From Array to Database

I have the following array which my PHP created based on user input…

array (size=4)
  0 => string 'apples' (length=6)
  1 => string 'oranges' (length=7)
  2 => string 'bananas' (length=7)
  3 => string 'coconuts' (length=8)

Now I need to insert this data into my database.

Is there a streamlined way to do this all at once?

If I did it, I would create FOREACH loop and do 4 separate INSERT statements.

It seems like there is a better way…

INSERT INTO table_name (col_name) VALUES ('apples'),('oranges'),('bananas'),('coconuts');

This looks like an acceptable source:


A bigger question is, “Do I need to worry about doing this?”

This applies to a Bad Words function I wrote. In it, I not only replace any bad words, but I capture all bad words from the user’s post and place them into an array. From there, I want to permanently log them int he database, so I have a record of offenders and can take action on people that consistently have potty mouths! :grin:

Hopefully my Bad Words function grows cobwebs. And when it is needed, I would hope that an offending post might only have a few curse words in it.

That beings aid, do I need to get fancy and do just one INSERT, or is a simple FOREACH loop with multiple INSERTs good enough?

(Note: The hope is that my client’s website becomes very popular - like SItePoint - and will have hundreds (or thousands) of people posting comments throughout the day!)

When possible a single trip to the database is the most scalable and optimized approach for data entry. Though to often than not it is not nearly as practical as ideal. However, in your case I wouldn’t see why not. Especially if you’re not using any type of abstraction layer that doesn’t support this feature.

So are you saying I should take the extra time to program a single INSERT?

If so, I guess I have to manually create the SQL-string in the format you mentioned above?

Since I use Prepared Statements exclusively - for security reasons - I’m not sure if this is even possible…

Yes and Yes

Yes, it is more than possible.

Prepared Statements were made for that scenario: create once, execute many times.

$stmt = $pdo->prepare('INSERT INTO table_name (col_name) VALUES (?);');
$stmt->bindParam(1, $fruit, PDO::PARAM_STR);

foreach ($fruits as $fruit) {

if you’re not restricted to an interface/api than that is a terrible way to do things considering it will result in n * 2 trips to the database server where n is equal to the number of fruits. On the other hand using a single insert query will only ever result in two trips.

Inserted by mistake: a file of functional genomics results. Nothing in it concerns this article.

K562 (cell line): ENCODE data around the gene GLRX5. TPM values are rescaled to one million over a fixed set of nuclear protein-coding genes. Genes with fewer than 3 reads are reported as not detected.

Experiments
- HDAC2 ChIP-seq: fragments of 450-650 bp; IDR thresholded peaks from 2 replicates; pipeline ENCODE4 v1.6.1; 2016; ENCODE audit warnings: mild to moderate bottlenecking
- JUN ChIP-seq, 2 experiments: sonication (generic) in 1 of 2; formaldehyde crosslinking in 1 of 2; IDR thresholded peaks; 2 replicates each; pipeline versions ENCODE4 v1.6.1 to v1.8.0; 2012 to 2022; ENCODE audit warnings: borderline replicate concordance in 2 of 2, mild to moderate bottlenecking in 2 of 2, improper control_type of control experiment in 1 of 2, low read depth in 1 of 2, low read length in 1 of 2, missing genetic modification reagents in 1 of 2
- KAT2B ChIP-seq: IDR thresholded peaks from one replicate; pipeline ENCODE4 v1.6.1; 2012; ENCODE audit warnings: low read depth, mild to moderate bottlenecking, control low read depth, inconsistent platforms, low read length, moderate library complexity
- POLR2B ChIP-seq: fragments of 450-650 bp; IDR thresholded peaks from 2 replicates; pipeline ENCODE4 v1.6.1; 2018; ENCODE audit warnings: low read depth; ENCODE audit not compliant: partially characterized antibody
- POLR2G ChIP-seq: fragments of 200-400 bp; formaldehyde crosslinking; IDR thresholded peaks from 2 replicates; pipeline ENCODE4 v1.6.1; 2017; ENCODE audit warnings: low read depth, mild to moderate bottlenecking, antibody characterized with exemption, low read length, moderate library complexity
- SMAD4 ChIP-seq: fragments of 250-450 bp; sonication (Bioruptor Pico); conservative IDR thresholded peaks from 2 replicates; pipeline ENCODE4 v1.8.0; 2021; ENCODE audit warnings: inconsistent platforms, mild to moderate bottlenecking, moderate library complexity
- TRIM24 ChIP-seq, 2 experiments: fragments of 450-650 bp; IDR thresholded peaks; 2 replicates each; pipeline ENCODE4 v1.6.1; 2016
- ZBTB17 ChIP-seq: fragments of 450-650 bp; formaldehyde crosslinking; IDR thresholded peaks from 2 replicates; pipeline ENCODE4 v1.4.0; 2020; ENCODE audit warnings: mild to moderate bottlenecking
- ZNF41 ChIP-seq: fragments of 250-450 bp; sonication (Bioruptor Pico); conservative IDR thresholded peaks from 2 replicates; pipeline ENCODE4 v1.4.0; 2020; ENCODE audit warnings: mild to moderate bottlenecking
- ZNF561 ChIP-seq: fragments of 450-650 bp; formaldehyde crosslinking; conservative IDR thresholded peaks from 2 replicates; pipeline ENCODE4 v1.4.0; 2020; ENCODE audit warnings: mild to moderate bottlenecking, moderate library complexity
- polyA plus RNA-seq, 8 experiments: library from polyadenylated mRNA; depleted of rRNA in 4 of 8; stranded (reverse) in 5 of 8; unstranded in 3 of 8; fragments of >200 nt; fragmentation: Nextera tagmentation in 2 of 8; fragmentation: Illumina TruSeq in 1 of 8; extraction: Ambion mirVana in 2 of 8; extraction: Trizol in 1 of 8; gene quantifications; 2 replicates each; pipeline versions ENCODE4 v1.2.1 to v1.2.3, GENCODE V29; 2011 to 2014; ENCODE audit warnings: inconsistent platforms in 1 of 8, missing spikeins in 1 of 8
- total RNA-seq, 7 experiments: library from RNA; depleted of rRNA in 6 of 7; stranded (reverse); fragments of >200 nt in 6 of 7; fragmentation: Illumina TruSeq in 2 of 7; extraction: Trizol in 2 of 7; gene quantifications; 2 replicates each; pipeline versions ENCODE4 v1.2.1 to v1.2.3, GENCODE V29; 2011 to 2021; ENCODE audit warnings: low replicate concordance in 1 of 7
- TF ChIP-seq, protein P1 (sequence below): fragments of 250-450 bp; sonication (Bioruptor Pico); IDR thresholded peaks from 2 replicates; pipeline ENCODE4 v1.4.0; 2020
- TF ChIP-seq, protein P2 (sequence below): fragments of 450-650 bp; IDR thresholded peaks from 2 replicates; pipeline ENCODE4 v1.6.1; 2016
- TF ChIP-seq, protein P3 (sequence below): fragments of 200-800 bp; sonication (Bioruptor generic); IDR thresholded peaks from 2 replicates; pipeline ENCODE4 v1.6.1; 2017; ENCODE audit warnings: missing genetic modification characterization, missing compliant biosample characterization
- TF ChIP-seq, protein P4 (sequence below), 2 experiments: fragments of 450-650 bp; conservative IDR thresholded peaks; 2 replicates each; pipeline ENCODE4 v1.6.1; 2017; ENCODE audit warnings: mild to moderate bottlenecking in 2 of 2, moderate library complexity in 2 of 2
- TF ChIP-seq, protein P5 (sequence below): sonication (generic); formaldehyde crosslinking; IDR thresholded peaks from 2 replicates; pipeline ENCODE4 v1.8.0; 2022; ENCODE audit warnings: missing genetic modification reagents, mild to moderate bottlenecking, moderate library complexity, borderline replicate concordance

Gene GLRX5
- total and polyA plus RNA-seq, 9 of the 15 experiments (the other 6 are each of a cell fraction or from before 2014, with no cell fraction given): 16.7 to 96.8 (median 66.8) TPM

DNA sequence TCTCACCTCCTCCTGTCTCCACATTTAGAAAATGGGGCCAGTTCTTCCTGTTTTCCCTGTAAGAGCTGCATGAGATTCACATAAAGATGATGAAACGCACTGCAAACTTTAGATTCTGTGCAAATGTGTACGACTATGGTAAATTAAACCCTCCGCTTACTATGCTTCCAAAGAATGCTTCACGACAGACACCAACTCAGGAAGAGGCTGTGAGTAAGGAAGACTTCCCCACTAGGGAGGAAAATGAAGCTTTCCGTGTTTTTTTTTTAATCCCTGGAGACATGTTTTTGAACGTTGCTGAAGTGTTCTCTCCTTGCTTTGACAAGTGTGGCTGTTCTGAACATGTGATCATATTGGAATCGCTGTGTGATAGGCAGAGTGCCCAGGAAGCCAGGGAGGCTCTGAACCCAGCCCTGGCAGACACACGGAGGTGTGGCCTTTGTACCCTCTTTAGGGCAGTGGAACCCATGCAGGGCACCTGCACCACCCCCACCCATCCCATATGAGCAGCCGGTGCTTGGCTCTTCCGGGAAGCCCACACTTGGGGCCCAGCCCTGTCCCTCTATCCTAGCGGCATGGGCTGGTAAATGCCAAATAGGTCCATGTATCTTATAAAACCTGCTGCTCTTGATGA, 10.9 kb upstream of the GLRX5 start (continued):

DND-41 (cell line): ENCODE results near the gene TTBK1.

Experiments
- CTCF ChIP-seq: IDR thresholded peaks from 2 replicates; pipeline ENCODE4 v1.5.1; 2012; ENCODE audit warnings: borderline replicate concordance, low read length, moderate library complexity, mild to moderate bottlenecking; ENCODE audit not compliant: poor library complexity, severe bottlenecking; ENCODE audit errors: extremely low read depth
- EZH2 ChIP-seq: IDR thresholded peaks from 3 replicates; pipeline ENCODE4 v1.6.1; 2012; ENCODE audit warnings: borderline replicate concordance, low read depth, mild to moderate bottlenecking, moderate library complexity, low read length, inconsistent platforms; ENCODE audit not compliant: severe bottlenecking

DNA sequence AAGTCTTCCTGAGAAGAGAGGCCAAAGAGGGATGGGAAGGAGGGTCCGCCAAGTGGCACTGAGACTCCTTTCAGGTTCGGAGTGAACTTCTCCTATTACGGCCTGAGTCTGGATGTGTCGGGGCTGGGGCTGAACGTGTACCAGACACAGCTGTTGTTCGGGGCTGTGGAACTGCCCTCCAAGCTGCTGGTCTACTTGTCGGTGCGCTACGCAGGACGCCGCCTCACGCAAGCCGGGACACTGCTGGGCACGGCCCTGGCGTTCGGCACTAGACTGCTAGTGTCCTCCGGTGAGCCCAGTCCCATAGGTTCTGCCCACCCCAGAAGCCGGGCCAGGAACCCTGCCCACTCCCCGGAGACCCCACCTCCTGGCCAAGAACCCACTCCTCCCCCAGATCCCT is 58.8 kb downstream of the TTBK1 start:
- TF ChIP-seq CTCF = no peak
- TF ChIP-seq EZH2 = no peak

that’s not entirely correct. the statement is only parsed once and in the loop only the data are send over.

the roundtrips may only pose an issue if your DB is on an external server, i.e. where you would have to make an actual TCP request to do something. on localhost that is completely neglect-able.


How would I do this using procedural code?

My INSERT has a couple of columns…

        $q2 = "INSERT INTO log_bad_word (member_id, word, created_on)
                        VALUES (?, ?, NOW())";

        $stmt2 = mysqli_prepare($dbc, $q2);

        mysqli_stmt_bind_param($stmt2, 'is', $memberID, $word);

//        mysqli_stmt_execute($stmt2);

        // Not sure what to do here
        foreach ($total_matches as $match) {

        if (mysqli_stmt_affected_rows($stmt2)==1){
            // Insert Succeeded.

            // Insert Failed.


I would have to look up which OOP code matches which procedural wrapper, so I usually do not use the wrappers to begin with …

then you have to populate each of the bound parameters in the foreach() explicitly.

You’re right but 1 + n is *likely to be SIGNIFICANTLY more than 2. A *little foresight like this can drastically reduce performance degradation when application(s) scale. Also Ic an’t remember the last time I worked on an application where the database wasn’t on a separate server. I would think most production systems are though I’m not a system admin.


So based on the problem I described, and the constraint of needing to use Prepared Statements, how would you recommend I do things?

For now, I just flipped the code above, and stuck my INSERT Prepared Statement inside of a FOREACH loop. It works, but is someone swears a lot, or I have tons of people swearing, then I will keep my database busy!! :smile:

I’m not sure if it is such a big deal for something like this, but I am always trying to learn how to program things more efficiently!

Honestly, it is going to take some thought because I haven’t used PDO directly in a long time.

PDO and Prepared Statements are different, right?

So does that mean this can’t be done with Prepared Statements?

Prepared statements can be used in PDO for bulk inserts, below is an example:

try {
                , `right`     
    $insertQuery    = array();
    $insertData        = array();
    foreach ($rights_status['add'] AS $row ) {
        $insertQuery[] = '(?,?)';
        $insertData[] = $rank;
        $insertData[] = $row['id'];
    if (!empty($insertQuery)) {
        $sql .= implode(', ', $insertQuery);
        $stmt = $this->db->prepare($sql);

catch (PDOException $e) {
    echo "Something went wrong!<br />Query with error: $sql <br />Reason given: {$e->getMessage()}");
    return false;

In this example the value for one field is the same for every record inserted, the value for the other field is coming from an array

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A slight rewrite of that would also work with mysqli_ calls (either procedural or OOP).


See SpacePhoenix example.

I just meant that I’ve been using frameworks and CMSs that that provide an interface for interacting with the database abstracting away the raw pdo api.